The May Revision and State Budget Activities
The Governor released his May Revision budget update on Thursday, May 14, 2015, and the
Legislature is currently reviewing, reconciling, and finalizing budget actions in order to
meet the constitutional deadline to pass a budget by June 15. The Governor estimates an
additional $6.7 billion in revenues above the January proposal across three fiscal years
(2013-14, 2014-15, and 2015-16), $5.5 billion of which are proposed to go to K-12 and
community colleges under Proposition 98. The Legislative Analyst’s Office (LAO)
estimates revenues approximately $3 billion above the Governor, who is known for making
very conservative estimates in order to maintain a fiscally prudent approach and minimize
The Legislature is working to meet the constitutional deadline to pass a budget by June 15,
2015. Both houses have completed their versions of the budget and have established a
Conference Committee to reconcile different actions on some items between the two houses.
State School Bond & General Facilities Issues
The Governor did not include additional commentary or information on his policy
recommendations for facilities as outlined in the January budget proposal. The Governor
proposed, and both houses of the Legislature have approved, a decrease of 37 positions at
the Office of Public School Construction (OPSC). The Department of Finance has indicated
that some of those positions are vacant and some are currently filled. The Department of
General Services (DGS) has vacancies in other divisions that will be offered to employees
affected by the reductions. Some staff are already in the process of transferring out of
OPSC to other positions both within and outside of DGS. The Governor’s willingness to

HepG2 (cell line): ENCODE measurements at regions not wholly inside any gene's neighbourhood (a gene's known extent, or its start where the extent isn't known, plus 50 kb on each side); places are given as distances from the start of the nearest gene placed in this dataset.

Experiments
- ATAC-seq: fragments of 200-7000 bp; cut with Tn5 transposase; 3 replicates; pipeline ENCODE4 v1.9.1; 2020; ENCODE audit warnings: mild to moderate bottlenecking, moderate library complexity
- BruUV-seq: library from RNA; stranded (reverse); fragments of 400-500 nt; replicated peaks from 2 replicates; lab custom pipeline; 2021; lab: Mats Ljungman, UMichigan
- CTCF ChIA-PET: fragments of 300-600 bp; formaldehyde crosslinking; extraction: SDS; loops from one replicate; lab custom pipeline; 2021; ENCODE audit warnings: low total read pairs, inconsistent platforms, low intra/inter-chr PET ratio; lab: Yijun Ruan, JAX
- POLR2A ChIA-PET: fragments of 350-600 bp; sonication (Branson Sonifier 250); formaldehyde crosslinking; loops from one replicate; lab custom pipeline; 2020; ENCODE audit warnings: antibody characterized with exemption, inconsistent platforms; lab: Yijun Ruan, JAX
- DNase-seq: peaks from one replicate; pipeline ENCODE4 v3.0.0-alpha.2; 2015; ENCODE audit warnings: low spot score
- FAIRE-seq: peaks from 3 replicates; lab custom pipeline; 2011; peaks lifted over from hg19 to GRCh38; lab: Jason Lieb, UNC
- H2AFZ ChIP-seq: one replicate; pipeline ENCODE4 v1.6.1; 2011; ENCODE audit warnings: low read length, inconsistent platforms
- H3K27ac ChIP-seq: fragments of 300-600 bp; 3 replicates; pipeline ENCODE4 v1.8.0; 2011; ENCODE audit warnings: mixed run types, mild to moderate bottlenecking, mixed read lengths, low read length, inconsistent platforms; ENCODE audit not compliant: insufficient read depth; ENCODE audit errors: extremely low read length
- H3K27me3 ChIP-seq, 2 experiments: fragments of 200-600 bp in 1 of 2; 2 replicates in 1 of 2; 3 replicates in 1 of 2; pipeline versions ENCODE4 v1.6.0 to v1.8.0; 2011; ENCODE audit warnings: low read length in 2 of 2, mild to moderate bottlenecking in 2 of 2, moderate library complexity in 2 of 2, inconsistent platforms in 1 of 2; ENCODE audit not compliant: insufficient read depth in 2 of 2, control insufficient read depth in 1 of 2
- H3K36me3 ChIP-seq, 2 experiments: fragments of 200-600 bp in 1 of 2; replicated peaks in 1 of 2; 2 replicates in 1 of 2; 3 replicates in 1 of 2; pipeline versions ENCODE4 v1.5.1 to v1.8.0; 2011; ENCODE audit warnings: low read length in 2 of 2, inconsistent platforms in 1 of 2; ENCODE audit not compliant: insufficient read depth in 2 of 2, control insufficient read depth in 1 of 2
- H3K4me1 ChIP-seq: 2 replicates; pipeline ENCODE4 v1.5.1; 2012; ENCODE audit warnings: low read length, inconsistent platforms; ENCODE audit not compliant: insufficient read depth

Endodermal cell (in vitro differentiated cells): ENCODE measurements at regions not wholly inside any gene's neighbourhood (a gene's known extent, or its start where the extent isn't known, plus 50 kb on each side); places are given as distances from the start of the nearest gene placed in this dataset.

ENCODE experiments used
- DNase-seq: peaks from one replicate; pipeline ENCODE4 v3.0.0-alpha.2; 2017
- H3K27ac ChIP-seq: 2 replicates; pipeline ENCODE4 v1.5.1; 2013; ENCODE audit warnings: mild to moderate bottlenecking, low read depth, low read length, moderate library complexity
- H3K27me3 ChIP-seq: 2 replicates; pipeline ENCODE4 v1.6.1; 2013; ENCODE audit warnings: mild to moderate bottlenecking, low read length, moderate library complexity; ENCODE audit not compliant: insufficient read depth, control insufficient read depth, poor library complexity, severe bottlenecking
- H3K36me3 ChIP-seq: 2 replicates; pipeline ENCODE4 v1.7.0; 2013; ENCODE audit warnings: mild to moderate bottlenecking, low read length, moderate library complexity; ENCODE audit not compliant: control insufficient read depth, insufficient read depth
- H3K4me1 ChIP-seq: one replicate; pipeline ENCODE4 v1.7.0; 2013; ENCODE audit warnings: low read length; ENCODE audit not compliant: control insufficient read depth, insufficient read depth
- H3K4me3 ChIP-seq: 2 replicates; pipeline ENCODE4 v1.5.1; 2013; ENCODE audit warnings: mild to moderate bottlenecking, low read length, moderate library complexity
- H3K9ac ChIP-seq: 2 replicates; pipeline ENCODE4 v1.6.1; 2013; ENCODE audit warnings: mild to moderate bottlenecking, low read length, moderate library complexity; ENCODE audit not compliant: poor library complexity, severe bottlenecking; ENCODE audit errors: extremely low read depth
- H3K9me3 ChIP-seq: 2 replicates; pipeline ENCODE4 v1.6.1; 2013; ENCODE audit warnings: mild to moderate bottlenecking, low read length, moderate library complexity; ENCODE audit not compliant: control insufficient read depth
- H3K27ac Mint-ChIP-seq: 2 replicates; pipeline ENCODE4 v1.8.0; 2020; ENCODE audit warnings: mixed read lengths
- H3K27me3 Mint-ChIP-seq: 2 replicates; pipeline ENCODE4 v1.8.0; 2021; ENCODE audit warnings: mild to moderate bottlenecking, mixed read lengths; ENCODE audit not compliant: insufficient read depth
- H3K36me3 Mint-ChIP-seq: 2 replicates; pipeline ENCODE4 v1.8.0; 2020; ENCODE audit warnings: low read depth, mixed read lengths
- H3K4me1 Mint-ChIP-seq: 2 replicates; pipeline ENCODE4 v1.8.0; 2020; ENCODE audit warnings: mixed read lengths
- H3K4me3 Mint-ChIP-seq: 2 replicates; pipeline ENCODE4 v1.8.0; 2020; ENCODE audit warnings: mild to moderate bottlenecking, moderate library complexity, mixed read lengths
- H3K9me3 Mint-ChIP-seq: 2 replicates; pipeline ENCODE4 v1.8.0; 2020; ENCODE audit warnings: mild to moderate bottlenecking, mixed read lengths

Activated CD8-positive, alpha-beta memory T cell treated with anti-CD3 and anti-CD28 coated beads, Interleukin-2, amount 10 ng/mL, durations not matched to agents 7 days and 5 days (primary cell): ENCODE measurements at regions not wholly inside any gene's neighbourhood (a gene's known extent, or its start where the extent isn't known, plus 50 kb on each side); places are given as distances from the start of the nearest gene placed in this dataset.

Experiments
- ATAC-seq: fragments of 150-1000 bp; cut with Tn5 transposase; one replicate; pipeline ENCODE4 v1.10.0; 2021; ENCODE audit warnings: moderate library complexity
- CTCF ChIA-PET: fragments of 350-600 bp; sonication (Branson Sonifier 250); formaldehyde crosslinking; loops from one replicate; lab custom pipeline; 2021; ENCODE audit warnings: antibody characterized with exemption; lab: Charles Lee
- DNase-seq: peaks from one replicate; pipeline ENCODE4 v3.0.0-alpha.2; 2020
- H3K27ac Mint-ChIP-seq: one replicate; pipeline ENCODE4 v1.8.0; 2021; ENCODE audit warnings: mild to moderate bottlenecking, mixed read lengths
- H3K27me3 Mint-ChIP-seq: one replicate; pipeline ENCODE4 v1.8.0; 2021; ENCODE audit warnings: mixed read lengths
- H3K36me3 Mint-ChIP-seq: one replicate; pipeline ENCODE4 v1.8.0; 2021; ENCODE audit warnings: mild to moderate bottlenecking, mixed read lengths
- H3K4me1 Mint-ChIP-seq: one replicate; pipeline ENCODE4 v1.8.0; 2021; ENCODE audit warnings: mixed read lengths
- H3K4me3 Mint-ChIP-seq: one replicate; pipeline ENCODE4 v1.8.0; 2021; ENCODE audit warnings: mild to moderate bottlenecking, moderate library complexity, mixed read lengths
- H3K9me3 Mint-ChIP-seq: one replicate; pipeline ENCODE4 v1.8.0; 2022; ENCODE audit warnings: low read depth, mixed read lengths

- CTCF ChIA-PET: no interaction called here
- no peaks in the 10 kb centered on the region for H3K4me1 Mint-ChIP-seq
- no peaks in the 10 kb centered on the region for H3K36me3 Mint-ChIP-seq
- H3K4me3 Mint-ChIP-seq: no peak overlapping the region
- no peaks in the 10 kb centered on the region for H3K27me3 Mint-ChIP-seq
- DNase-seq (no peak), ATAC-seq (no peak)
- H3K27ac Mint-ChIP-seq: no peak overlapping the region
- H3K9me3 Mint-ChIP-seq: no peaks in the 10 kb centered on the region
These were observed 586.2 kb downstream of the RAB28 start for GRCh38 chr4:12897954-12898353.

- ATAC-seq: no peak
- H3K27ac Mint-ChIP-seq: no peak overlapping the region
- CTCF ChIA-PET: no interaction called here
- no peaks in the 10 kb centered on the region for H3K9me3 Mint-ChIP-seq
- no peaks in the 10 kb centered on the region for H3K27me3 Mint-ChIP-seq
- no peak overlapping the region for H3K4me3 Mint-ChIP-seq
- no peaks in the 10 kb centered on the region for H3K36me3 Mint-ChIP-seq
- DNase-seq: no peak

reduce OPSC staff, and the Legislature’s willingness to approve the reduction, is a
significant statement on his position about a future school bond; it is unlikely that he will
change his mind and decide to support a state school bond bill in the Legislature.
Military Base Schools
The Governor indicated that the state should explore ways to help military base schools fund
the local match requirement for the Federal Department of Defense school facility program
for public military base schools, using a possible low-interest loan program.
Routine Restricted Maintenance
The requirement for school districts participating in the School Facility Program (SFP) to setaside 3% of their annual general fund budget for Routine Restricted Maintenance (RRM) is
scheduled to return in 2015-16, per the expiration of budget flexibility provisions adopted in
2008-09. In his January policy recommendations, the Governor proposed to expand the
allowable uses of RRM to allow districts to pool funds over multiple years to use for new
construction and modernization projects. This proposal was intended to be considered as
part of the larger conversation on the future of state school facilities funding, and it was not
discussed in the legislative budget subcommittees as a stand-alone item. However, on May